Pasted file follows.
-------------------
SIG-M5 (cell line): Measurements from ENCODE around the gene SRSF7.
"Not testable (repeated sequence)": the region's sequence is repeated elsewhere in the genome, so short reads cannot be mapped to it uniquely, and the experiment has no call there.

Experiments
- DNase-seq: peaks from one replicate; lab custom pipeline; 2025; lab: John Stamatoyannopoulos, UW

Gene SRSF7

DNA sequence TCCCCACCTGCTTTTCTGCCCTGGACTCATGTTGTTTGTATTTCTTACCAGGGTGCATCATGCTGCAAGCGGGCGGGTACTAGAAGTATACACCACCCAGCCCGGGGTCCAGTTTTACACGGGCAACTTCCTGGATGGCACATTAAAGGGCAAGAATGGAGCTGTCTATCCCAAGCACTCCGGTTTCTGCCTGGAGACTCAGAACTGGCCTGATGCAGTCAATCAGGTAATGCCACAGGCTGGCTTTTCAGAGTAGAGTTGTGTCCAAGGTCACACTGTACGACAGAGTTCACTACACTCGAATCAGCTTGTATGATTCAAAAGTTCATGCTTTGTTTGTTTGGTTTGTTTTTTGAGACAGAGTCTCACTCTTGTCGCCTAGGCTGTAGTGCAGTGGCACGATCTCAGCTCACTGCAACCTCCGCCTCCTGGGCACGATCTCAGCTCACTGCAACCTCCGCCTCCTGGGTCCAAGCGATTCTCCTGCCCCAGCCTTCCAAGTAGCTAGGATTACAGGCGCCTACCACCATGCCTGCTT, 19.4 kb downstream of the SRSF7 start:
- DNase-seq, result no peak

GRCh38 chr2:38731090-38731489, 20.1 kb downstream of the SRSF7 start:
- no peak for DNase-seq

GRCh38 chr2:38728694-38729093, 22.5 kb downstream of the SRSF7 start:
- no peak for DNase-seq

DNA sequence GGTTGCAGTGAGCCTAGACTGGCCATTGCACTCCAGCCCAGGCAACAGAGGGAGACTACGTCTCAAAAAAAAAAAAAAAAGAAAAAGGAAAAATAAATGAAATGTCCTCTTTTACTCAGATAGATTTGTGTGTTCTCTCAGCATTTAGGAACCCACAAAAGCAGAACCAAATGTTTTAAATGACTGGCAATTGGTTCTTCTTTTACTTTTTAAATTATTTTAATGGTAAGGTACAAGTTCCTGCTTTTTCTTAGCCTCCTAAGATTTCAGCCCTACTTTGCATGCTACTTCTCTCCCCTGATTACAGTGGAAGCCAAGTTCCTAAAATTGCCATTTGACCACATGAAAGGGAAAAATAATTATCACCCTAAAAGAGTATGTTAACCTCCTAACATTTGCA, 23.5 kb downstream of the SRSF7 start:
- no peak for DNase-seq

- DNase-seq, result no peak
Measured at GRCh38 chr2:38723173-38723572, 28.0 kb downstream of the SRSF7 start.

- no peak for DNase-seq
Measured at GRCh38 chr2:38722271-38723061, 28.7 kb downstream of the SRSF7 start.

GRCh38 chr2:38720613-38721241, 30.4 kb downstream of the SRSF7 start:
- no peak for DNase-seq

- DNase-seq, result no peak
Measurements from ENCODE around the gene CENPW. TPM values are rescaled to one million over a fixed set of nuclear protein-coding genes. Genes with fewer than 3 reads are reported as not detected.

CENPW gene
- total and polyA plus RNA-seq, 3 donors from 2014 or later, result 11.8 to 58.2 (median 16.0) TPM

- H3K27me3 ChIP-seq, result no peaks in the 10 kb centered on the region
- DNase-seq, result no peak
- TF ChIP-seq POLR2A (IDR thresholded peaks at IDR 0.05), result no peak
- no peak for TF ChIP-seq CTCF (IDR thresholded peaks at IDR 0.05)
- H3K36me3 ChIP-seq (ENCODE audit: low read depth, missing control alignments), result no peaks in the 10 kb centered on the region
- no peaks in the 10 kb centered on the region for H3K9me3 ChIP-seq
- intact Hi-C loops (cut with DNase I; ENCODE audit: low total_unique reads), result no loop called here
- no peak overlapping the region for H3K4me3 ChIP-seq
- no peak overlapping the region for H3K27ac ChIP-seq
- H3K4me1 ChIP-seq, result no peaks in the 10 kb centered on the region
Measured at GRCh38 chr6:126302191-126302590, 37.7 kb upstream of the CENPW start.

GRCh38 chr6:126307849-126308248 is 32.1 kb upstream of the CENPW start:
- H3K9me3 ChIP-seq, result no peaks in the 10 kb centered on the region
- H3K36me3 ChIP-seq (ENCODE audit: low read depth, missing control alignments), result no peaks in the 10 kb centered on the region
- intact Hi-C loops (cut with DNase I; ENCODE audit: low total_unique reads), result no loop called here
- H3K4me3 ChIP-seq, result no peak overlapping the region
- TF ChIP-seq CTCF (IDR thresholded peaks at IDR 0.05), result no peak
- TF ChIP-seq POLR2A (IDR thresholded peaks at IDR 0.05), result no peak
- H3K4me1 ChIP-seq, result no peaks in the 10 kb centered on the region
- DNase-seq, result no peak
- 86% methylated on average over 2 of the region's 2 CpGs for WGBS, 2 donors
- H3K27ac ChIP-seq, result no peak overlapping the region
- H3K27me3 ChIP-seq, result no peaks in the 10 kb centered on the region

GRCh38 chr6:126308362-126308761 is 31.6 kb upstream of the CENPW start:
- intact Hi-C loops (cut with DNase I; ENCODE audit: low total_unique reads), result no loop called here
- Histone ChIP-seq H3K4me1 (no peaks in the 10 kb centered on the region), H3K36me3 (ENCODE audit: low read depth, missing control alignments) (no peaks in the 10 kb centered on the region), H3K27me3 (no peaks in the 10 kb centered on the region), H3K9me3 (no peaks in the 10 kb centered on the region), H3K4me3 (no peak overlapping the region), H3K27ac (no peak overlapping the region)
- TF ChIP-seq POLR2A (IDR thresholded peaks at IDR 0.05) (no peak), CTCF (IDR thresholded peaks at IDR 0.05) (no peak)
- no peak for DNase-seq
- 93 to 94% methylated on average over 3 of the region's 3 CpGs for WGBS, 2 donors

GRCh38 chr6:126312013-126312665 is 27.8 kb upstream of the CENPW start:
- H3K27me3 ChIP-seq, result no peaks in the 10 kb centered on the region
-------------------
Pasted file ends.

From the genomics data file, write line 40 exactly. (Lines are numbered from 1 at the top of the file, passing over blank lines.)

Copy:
- TF ChIP-seq CTCF (IDR thresholded peaks at IDR 0.05), result no peak